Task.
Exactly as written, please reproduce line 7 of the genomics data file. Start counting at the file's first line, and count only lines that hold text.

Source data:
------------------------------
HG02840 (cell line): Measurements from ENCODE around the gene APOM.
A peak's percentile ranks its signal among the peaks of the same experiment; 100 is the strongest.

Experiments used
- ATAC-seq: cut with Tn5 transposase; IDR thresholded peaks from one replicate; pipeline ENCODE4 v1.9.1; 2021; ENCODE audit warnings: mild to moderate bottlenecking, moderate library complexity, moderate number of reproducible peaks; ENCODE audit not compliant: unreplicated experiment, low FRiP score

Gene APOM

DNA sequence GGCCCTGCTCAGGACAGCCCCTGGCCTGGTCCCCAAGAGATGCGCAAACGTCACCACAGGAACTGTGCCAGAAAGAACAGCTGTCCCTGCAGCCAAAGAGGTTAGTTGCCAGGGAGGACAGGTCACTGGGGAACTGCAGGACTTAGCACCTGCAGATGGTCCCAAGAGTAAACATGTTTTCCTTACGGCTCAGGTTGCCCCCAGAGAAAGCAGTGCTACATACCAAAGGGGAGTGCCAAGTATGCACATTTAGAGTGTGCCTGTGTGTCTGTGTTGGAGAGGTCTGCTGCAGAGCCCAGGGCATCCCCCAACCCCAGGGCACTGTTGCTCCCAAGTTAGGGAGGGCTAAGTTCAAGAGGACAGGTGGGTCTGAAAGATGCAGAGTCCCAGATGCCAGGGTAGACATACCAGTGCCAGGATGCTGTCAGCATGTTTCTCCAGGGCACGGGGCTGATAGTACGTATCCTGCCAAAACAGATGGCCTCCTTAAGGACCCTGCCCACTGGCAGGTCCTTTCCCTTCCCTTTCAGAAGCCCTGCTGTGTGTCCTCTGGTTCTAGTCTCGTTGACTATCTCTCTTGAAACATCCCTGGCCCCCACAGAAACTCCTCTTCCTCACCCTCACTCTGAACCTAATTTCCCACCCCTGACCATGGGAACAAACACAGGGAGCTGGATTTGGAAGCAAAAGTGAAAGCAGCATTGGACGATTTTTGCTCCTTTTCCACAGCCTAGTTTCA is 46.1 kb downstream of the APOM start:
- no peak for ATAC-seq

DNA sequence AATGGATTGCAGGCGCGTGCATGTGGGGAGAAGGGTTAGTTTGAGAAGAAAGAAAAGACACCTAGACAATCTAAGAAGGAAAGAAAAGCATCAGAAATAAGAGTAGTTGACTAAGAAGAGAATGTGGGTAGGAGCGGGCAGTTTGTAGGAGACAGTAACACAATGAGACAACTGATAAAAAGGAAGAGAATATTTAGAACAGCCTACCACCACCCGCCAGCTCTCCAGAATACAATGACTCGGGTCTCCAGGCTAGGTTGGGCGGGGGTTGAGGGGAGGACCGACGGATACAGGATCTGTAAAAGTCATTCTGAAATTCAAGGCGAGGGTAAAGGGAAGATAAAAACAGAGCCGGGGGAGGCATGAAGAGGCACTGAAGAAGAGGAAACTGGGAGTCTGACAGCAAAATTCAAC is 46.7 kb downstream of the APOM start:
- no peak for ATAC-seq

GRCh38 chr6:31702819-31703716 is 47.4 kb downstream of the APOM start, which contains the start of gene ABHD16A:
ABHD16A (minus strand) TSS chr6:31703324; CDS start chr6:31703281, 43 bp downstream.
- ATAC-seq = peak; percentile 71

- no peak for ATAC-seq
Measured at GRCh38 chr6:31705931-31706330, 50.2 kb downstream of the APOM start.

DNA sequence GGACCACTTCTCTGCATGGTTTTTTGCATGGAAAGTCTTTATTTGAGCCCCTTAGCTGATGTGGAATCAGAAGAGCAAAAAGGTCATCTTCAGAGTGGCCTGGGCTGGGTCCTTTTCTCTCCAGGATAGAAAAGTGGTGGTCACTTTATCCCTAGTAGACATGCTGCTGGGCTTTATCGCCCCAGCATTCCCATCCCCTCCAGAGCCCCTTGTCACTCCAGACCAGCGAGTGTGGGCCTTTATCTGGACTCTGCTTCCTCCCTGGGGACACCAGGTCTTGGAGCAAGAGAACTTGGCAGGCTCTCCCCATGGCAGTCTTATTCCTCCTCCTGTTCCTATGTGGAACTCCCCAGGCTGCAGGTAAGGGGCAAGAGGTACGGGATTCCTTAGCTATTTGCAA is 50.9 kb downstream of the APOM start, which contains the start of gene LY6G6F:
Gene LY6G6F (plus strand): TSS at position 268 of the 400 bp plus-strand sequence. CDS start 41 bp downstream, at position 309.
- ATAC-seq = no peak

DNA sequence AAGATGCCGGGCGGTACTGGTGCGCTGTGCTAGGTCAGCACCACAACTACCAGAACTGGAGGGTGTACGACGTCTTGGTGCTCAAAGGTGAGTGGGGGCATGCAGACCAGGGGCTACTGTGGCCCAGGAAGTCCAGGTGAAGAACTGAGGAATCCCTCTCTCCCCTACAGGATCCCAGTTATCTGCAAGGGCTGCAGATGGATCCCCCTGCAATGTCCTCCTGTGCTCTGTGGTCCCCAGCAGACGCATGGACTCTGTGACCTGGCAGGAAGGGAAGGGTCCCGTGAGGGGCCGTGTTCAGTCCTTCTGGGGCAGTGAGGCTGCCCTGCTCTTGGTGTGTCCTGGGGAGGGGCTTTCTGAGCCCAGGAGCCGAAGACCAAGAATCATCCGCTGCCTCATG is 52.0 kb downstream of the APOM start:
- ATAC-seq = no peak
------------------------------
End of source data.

- no peak for ATAC-seq